Aerosols, tiny suspended particles in the atmosphere, play an important role in modifying the Earth's energy balance and are essential for the formation of cloud droplets. Suspended dust particles lifted from the world's arid regions by strong winds contain essential minerals that can be transported great distances and deposited into the ocean or on other continents where productivity is limited by lack of usable minerals [1]. Dust can transport pathogens as well as minerals great distance, contributing to the spread of human and agricultural diseases, and a portion of dust can be attributed to human activity suggesting that dust radiative effects should be included in estimates of anthropogenic climate forcing. The greenish and brownish tints in figure 1 show the wide extent of monthly mean mineral dust transport, as viewed by the MODerate resolution Imaging Spectroradiometer (MODIS) satellite sensor. Figure 1. The monthly mean global aerosol system for February 2006 from the MODIS aboard the Terra satellite. The brighter the color, the greater the aerosol loading. Red and reddish tints indicate aerosol dominated by small particles created primarily from combustion processes. Green and brownish tints indicate larger particles created from wind-driven processes, usually transported desert dust. Note the bright green band at the southern edge of the Saharan desert, the reddish band it must cross if transported to the southwest and the long brownish transport path as it crosses the Atlantic to South America. Image courtesy of the NASA Earth Observatory (http://earthobservatory.nasa.gov). Even though qualitatively we recognize the extent and importance of dust transport and the role that it plays in fertilizing nutrient-limited regions, there is much that is still unknown. We are just now beginning to quantify the amount of dust that exits one continental region and the fraction that arrives at another continent [2]. At the deposition end of the chain, it is still unclear how the limited minerals in the dust such as iron are released for uptake by organisms either on land or in the ocean. Not all dust deposited into oceans results in a phytoplankton bloom. The process requires a chemical pathway that mobilizes a fraction of the iron into soluble form. Meskhidze et al [3] show that phytoplankton blooms following dust transport from the Gobi desert in Asia into the Pacific ocean result in a phytoplankton bloom only if the dust is accompanied by high initial SO2-to-dust ratios, suggesting that sulfuric acid coatings on the dust particle mobilize the embedded iron in the dust for phytoplankton uptake. Quantifying transport, deposition and nutrient availability are the latter ends of a puzzle that must begin by identifying and quantifying dust emission at the sources. The emission process is complex at the microscale requiring the right conditions for saltation and bombardment, which makes identification and inclusion of sources in global transport models very difficult. The result is that estimates of annual global dust emissions range from 1000 to 3000 Tg per year [4]. Even as global estimates of dust emissions are uncertain, localizing the sources brings even greater uncertainty. It has been recognized for several years that dust sources are not uniformly distributed over the arid regions of the Earth, but are regulated to topographic lows associated with dried lake deposits [5]. Using aerosol information from satellites, a comprehensive map of the world's source regions shows sources localized to specific areas of the Earth's arid regions [6]. Still these maps suggest broad emission sources covering several degrees of latitude and longitude. In the paper by Koren and co-authors [7] appearing in this issue, one particular dust source, the Bodélé depression in Chad, is analyzed in detail. They find that the specific topography of the depression combined with the prevailing wind direction in the winter provides perfect conditions for aerosol saltation, uplift and transport. The winter Bodélé dust is carried over the populated regions of west Africa where it can be affected by smoke and urban pollution before it continues transport over the Atlantic and towards Amazonia. Although Koren et al do not speculate on the chemical possibilities in their paper, the interaction between the dust and the pollutants provides opportunity for acids to coat the dust particles and to mobilize the iron compounds, creating a highly efficient fertilizing agent for ocean phytoplankton and the biota of the Amazon forest. Koren et al do quantify the dust emission of the Bodélé depression, estimating that this small area produces approximately 50% of the Saharan dust deposited in the Amazon. The findings of Koren and his co-authors suggest that dust emission sources may be highly localized spots in the Earth's deserts that can be mapped precisely by satellites of moderate to fine resolution. Like fire hot spots that localize smoke emission, desert dust hot spots can be identified with great detail. This can provide aerosol transport models with better source emission information and improve estimates that will help in making estimates concerning biogeochemical processes and also estimates of climate forcing and response. References [1] Swap R et al 1992 Saharan dust in the Amazon basin Tellus B 44 133-49 (doi:10.1034/j.1600-0889.1992.t01-1-00005.x) [2] Kaufman Y J, Koren I, Remer L A, Tanré D, Ginoux P and Fan S 2005 Dust transport and deposition observed from the Terra-MODIS space observations J. Geophys. Res. 110 D10S12 (doi:10.1029/2003JD004436) [3] Meskhidze N, Chameides W L and Nenes A 2005 Dust and pollution: a recipe for enhanced ocean fertizilation? J. Geophys. Res. 110 (D3) D03301 (doi:10.1029/2004JD005082) [4] Cakur R V et al 2006 Constraining the magnitude of the global dust cycle by minimizing the difference between a model and observations J. Geophys. Res. 111 D06207 (doi:10.1029/2005JD005791) [5] Ginoux P et al 2001 Sources and distribution of dust aerosol simulated with the GOCART model J. Geophys. Res. 106 20255-74 (doi:10.1029/2000JD000053) [6] Prospero J M, Ginoux P, Torres O, Nicholson S E and Gill T E 2002 Environmental characterization of global sources of atmospheric soil dust identified with the NIMBUS 7 total Ozone Mapping Spectrometer (TOMS) absorbing aerosol product Rev. Geophys. 40 (1) 1002 (doi:10.1029/2000RG000095) [7] Koren I, Kaufman Y J, Washington R, Todd M C, Rudich Y, Martins J V and Rosenfeld D 2006 The Bodélé depression: a single spot in the Sahara that provides most of the mineral dust to the Amazon forest Environ. Res Lett. 1 014005 (doi:10.1088/1748-9326/1/1/014005) Lorraine A Remer received a BS degree in atmospheric science from the University of California, Davis, in 1980, an MS degree in oceanography from the Scripps Institution of Oceanography, University of California, San Diego, in 1983, and a PhD degree, also in atmospheric science from the University of California, Davis, in 1991. She became involved with the MODIS retrievals of atmospheric aerosols in 1991, first as a Research Scientist with Science Systems and Applications, Inc., and subsequently with the National Aeronautics and Space Administration, which she joined in 1998. She is an Associate Member of the MODIS Science Team and a Member of the Global Aerosol Climatology Project Science Team.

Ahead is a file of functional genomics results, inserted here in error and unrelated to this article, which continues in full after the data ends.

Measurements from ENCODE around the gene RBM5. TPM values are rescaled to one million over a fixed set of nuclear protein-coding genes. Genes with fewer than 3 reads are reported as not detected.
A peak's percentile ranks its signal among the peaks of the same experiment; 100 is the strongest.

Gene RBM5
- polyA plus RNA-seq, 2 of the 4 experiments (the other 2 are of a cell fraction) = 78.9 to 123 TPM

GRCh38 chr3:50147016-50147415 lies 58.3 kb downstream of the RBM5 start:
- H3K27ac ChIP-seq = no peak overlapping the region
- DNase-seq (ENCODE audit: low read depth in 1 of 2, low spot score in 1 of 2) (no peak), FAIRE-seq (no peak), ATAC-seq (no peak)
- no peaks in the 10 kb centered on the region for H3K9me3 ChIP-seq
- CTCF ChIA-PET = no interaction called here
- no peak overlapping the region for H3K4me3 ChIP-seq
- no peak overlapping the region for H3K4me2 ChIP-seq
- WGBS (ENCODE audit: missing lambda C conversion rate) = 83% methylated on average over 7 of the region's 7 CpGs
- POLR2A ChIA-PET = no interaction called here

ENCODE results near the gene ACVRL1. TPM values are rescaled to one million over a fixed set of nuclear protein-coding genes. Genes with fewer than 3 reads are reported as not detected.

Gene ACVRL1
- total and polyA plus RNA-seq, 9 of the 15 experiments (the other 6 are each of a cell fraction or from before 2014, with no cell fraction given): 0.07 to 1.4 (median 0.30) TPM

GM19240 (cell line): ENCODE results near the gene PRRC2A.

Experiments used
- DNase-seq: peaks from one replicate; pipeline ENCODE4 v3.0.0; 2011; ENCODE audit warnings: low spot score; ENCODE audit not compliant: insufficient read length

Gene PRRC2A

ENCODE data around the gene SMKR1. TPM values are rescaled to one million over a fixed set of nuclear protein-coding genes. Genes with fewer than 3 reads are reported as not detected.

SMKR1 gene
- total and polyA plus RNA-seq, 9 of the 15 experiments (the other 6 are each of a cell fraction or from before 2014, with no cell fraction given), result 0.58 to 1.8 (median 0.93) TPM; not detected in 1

Authors